Accounting comparability and the cost of capital
This dissertation consists of two essays that investigate the effects of accounting comparability on a firm's cost of equity capital. The first essay draws upon the analytical models of Wang (2014b) and Lambert, Leuz and Verrecchia (2007) [LLV] to question the prevailing conventional wisdom that comparability is a desirable characteristic of accounting information. Specifically, I perform new comparative static analysis of the LLV model and predict that higher financial statement comparability can be detrimental in the sense that it increases investors' perception of systematic risk, which leads to higher cost of equity capital. Consistent with the prediction, I find that a firm's cost of capital is positively associated with financial statement comparability. Further, I find that the effects of financial statement comparability does not operate indirectly through its influence over the information environment, which supports that financial statement comparability may directly affect investors' assessments of the sensitivity of a firm's cash flows to that of other firms and to the overall market.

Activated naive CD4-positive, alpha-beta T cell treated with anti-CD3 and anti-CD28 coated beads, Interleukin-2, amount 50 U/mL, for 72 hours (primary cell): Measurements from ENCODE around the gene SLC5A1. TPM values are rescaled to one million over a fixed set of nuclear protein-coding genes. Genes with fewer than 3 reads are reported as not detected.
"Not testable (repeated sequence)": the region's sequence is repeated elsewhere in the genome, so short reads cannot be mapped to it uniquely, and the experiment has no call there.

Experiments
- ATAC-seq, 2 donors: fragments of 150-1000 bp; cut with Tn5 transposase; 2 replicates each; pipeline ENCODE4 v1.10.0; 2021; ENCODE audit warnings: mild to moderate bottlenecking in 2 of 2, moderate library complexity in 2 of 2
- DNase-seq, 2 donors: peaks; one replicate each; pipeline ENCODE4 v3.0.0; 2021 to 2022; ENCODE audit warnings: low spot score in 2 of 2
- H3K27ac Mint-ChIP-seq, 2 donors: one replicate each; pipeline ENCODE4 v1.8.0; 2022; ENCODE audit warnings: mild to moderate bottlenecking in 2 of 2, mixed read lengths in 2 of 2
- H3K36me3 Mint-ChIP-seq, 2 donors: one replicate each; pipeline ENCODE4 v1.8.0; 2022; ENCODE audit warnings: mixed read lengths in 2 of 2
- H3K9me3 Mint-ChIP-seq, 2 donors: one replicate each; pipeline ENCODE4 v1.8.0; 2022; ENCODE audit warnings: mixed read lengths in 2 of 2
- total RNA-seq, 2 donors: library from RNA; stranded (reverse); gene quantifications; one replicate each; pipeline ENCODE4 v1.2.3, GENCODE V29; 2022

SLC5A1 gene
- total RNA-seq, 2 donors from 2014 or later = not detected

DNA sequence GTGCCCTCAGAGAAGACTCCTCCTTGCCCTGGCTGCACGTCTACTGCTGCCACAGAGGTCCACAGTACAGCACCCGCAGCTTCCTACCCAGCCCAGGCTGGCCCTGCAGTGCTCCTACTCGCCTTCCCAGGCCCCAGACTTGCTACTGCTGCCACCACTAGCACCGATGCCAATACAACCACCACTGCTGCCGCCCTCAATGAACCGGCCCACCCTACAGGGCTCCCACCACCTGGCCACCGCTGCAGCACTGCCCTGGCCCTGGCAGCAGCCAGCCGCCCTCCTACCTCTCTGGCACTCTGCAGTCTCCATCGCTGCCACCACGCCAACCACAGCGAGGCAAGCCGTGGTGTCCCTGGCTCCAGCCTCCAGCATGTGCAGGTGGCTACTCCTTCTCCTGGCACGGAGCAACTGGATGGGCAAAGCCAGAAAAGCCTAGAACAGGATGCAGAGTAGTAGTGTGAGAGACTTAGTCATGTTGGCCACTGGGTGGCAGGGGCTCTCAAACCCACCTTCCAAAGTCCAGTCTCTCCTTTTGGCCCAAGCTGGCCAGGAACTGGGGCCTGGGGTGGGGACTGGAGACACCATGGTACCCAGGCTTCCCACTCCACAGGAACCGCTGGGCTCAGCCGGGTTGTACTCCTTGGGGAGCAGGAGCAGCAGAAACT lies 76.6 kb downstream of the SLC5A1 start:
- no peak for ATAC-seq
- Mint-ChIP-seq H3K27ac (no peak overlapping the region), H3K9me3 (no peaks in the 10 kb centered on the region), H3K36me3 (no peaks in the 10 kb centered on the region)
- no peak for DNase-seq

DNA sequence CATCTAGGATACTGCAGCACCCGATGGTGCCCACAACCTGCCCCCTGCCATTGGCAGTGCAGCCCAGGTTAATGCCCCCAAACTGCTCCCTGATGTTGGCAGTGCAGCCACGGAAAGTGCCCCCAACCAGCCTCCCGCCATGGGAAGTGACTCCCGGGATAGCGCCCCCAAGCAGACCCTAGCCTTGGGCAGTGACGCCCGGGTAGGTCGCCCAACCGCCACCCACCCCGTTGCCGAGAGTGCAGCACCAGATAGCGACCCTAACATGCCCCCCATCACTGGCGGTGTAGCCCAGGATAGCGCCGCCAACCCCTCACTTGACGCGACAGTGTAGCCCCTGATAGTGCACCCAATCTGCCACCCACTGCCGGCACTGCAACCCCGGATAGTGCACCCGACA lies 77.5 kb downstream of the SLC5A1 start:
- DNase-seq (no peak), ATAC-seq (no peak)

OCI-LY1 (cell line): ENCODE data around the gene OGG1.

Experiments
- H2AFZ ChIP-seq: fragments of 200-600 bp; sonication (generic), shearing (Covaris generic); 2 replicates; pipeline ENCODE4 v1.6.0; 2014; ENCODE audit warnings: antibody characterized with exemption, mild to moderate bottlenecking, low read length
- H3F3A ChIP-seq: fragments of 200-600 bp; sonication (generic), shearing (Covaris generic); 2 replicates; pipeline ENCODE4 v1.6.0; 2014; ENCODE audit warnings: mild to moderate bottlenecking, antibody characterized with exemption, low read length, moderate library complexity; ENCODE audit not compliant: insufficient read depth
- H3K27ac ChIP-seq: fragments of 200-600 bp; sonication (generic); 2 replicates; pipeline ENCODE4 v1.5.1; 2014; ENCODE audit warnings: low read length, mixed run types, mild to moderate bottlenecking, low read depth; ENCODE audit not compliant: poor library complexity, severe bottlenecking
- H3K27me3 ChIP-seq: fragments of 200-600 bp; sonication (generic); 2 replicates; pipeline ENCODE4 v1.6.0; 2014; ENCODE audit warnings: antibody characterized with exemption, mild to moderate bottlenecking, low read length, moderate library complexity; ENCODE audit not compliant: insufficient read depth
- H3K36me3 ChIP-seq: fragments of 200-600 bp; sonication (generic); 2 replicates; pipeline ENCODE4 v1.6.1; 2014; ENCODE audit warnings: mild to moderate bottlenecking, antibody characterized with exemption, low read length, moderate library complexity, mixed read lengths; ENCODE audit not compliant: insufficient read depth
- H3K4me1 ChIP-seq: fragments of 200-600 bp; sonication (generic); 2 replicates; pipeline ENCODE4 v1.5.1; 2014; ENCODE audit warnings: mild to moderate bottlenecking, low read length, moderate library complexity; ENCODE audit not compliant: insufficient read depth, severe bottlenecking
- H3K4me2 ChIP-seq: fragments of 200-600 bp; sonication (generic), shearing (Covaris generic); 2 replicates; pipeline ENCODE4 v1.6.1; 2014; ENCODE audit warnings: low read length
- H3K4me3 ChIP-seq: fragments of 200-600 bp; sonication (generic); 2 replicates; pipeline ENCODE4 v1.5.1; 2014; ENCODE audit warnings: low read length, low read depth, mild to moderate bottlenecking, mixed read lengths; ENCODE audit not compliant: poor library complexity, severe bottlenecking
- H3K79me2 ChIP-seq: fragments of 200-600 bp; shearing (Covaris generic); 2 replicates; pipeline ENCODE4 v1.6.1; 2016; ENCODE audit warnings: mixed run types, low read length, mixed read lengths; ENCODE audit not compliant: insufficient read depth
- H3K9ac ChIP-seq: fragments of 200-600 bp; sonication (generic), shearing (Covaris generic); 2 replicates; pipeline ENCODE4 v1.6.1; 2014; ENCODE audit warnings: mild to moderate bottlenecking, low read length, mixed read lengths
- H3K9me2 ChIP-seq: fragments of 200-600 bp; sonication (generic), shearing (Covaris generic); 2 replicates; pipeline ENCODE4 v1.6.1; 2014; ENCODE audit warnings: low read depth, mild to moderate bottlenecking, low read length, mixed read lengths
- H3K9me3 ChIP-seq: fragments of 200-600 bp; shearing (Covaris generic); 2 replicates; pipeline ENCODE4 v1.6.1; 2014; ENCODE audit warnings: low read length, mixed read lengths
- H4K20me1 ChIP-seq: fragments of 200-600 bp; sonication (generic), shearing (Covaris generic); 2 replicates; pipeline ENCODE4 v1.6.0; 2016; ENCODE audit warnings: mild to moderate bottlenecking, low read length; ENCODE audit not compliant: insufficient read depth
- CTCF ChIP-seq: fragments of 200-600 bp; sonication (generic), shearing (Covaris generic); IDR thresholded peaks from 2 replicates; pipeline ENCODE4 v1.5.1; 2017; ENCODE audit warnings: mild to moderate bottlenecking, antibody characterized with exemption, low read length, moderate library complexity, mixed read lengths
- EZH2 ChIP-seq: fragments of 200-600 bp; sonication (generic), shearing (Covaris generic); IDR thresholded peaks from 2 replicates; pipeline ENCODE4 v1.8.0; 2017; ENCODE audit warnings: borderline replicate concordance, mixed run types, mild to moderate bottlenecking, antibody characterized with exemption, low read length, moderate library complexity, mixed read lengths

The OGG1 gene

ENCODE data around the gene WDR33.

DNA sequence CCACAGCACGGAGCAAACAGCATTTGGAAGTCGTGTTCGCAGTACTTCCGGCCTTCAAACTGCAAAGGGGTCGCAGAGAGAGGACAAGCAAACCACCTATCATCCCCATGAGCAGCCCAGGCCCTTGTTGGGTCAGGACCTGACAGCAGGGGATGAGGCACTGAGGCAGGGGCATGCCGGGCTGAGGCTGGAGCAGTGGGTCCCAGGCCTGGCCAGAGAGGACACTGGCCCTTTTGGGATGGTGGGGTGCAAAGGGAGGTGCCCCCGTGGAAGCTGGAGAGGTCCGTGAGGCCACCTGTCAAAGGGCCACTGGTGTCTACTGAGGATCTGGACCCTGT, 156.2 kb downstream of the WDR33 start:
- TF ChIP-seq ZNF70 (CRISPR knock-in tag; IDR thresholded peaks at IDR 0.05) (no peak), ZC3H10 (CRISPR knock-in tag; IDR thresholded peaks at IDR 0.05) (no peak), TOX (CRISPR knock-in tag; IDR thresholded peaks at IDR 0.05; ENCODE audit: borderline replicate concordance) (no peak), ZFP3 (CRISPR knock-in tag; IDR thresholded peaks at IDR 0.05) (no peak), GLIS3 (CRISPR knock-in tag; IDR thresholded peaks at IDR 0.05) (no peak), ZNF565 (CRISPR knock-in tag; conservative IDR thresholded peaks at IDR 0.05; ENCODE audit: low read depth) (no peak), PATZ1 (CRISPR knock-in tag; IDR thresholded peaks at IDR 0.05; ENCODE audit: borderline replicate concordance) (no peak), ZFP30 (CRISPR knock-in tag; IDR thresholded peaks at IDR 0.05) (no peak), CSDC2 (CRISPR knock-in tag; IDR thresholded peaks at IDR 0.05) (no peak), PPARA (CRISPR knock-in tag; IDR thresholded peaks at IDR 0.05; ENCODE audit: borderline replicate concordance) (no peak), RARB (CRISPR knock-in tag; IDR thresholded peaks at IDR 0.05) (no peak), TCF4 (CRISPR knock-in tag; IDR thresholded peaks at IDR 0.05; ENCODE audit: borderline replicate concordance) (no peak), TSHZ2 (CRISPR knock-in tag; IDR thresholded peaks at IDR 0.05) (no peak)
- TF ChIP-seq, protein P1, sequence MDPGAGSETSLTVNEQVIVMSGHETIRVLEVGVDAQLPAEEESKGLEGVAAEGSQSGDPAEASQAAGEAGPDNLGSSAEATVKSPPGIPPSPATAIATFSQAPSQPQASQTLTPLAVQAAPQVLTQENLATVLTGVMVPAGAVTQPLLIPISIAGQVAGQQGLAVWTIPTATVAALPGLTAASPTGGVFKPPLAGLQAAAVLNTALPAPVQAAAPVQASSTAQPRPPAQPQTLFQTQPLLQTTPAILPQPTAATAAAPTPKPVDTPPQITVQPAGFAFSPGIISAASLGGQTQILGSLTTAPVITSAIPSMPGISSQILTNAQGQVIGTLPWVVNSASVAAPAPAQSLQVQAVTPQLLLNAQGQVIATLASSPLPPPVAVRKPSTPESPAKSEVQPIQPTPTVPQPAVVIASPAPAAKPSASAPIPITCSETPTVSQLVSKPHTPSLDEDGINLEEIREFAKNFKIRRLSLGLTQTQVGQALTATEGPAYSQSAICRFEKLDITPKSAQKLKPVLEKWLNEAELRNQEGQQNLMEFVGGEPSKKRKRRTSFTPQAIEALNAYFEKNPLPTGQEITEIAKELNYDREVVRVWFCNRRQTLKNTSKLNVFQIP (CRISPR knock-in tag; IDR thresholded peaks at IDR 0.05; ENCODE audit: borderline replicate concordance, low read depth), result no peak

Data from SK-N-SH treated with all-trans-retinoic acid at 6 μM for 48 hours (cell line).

In the second essay, I re-examine the cost of capital reduction following the EU's mandatory adoption of IFRS documented by Li (2010). Although the cost of capital reduction following IFRS adoption is claimed as a consequence of accounting standard harmonization enhancing cross-country accounting comparability, other streams of research suggest that growing economic integration among EU countries around IFRS adoption may also affect the post-2005 decline in the cost of capital in the EU. Therefore, I test whether a complementary effect between European economic integration and IFRS adoption contributes to the decline in the cost of capital following IFRS adoption in the EU. By using two EU Single Market indices as empirical proxies for economic integration, I find that the pricing of economic integration is incrementally negative following IFRS adoption, suggesting that the complementary effect exists between economic integration and accounting standard harmonization in the EU. This is consistent with the notion of "institutional complementarity" arguing that the impact of accounting standard changes would be interdependent to its smoother meshing with a society's institutional arrangements.